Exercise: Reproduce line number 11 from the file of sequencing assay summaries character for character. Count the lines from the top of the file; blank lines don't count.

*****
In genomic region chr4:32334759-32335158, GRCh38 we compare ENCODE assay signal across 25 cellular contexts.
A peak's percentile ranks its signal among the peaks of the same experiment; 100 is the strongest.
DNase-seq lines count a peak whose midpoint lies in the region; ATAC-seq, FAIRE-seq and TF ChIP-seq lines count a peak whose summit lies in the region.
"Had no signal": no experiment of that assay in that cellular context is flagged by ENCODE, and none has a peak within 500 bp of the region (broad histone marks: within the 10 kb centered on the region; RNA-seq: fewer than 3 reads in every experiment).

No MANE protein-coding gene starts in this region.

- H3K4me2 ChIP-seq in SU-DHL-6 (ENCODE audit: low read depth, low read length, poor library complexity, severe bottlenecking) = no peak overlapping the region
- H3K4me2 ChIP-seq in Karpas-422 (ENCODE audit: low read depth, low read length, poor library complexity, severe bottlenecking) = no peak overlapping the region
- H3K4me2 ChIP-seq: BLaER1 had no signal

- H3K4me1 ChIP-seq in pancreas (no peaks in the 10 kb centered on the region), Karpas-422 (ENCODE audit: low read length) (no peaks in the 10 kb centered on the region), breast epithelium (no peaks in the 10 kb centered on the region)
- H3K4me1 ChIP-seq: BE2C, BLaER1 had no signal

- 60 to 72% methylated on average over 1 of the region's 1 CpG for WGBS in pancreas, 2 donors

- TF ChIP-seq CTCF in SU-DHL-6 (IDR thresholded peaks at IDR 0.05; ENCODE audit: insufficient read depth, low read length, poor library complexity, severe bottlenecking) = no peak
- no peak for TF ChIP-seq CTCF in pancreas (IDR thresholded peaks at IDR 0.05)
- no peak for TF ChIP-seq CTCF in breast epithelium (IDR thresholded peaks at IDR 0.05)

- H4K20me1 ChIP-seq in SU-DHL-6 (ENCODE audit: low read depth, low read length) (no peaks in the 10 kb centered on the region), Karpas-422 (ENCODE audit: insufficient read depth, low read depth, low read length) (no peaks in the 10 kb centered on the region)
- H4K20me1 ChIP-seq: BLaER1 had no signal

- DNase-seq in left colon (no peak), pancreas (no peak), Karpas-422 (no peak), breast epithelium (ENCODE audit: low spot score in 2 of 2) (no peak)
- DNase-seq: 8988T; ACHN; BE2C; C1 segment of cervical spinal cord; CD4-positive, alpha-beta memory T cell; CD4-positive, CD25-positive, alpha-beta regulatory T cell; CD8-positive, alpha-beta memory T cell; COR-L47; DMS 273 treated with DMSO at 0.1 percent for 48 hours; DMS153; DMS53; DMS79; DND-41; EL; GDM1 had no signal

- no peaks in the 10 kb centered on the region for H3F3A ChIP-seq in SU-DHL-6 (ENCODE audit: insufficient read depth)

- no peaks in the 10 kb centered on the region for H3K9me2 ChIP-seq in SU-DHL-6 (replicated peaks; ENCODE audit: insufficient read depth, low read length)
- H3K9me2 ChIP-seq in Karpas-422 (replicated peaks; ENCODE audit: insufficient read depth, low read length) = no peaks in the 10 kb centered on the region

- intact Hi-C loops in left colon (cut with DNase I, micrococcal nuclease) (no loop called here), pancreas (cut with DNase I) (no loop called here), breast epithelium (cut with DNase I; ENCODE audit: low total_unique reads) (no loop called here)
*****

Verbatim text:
- 60 to 72% methylated on average over 1 of the region's 1 CpG for WGBS in pancreas, 2 donors